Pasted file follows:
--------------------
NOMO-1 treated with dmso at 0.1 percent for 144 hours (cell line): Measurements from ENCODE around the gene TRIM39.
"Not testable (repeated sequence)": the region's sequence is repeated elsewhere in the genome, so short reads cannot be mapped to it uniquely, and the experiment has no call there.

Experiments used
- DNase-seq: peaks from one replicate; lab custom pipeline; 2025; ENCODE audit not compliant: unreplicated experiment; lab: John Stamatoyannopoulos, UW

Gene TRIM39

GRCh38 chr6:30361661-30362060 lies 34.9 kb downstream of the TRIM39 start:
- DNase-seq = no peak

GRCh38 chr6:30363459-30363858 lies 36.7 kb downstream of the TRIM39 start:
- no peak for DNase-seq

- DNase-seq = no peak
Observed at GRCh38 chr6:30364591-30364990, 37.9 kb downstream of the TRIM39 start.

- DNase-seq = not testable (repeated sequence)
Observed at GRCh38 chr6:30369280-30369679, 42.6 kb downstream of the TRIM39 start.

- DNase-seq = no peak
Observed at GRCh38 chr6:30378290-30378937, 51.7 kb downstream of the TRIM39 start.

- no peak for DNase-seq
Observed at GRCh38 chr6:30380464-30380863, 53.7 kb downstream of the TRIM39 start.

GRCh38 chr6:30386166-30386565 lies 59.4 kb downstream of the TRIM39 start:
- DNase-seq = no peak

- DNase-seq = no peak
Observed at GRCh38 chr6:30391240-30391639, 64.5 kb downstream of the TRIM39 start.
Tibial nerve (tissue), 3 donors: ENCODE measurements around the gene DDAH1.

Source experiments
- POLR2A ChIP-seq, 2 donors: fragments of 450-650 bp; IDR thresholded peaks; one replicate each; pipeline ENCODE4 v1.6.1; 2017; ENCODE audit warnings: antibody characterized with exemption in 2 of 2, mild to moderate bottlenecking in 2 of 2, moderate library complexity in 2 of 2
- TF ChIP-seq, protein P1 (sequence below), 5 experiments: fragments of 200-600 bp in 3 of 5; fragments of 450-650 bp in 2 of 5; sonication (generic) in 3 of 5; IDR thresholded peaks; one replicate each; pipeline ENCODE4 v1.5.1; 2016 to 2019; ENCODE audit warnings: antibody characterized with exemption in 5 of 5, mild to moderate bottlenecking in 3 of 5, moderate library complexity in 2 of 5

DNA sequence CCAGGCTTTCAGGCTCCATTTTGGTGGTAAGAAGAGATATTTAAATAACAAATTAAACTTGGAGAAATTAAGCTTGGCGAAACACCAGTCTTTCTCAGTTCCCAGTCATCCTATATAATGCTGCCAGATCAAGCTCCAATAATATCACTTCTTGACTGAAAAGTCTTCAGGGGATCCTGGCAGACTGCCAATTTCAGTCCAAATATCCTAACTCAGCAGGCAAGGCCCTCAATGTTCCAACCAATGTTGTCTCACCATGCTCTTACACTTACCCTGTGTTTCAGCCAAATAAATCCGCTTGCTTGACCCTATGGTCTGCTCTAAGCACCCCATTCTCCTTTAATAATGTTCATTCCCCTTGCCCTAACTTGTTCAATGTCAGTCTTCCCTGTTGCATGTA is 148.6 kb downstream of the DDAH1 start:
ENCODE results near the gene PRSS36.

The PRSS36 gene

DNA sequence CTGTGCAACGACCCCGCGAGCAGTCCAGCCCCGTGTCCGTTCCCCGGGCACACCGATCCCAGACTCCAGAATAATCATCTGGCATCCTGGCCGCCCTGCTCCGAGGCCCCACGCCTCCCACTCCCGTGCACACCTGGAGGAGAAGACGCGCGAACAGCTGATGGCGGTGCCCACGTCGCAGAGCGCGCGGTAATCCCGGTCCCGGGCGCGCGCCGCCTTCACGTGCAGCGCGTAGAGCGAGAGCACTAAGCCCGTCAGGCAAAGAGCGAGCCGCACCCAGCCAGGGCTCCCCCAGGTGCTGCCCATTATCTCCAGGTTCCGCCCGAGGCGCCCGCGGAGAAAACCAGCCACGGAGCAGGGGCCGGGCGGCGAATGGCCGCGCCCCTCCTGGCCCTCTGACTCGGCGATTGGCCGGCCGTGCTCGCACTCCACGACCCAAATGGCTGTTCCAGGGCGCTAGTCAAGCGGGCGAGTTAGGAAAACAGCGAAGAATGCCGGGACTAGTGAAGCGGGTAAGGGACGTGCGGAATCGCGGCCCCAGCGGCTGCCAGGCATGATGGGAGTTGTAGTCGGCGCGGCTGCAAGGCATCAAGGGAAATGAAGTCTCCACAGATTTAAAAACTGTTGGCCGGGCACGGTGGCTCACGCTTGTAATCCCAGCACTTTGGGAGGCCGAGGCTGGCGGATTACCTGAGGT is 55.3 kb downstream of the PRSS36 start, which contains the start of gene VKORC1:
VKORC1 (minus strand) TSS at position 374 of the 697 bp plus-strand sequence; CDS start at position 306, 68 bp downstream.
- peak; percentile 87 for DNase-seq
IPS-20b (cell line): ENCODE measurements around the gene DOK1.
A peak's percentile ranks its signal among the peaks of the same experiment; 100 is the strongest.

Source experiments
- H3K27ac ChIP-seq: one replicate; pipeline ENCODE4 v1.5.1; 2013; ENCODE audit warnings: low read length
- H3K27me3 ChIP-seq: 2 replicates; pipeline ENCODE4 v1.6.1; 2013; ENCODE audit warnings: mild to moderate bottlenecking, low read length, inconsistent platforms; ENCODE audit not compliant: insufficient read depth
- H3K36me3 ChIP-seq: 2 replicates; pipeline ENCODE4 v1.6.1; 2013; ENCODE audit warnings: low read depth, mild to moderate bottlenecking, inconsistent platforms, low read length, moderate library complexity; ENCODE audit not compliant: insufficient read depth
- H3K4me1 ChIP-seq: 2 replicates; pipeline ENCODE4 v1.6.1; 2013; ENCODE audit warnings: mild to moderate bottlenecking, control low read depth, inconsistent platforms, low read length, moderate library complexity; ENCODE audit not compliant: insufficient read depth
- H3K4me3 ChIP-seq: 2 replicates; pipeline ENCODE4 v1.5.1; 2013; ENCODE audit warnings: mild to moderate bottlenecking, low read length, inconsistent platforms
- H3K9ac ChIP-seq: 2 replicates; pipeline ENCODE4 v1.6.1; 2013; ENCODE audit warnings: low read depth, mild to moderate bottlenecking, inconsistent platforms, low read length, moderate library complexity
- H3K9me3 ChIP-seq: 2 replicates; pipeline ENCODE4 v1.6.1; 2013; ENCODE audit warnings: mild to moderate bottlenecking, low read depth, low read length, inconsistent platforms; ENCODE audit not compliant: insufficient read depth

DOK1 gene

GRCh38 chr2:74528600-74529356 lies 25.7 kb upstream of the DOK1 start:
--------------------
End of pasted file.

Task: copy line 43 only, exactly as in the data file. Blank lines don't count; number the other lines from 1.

GRCh38 chr2:74528600-74529356 lies 25.7 kb upstream of the DOK1 start: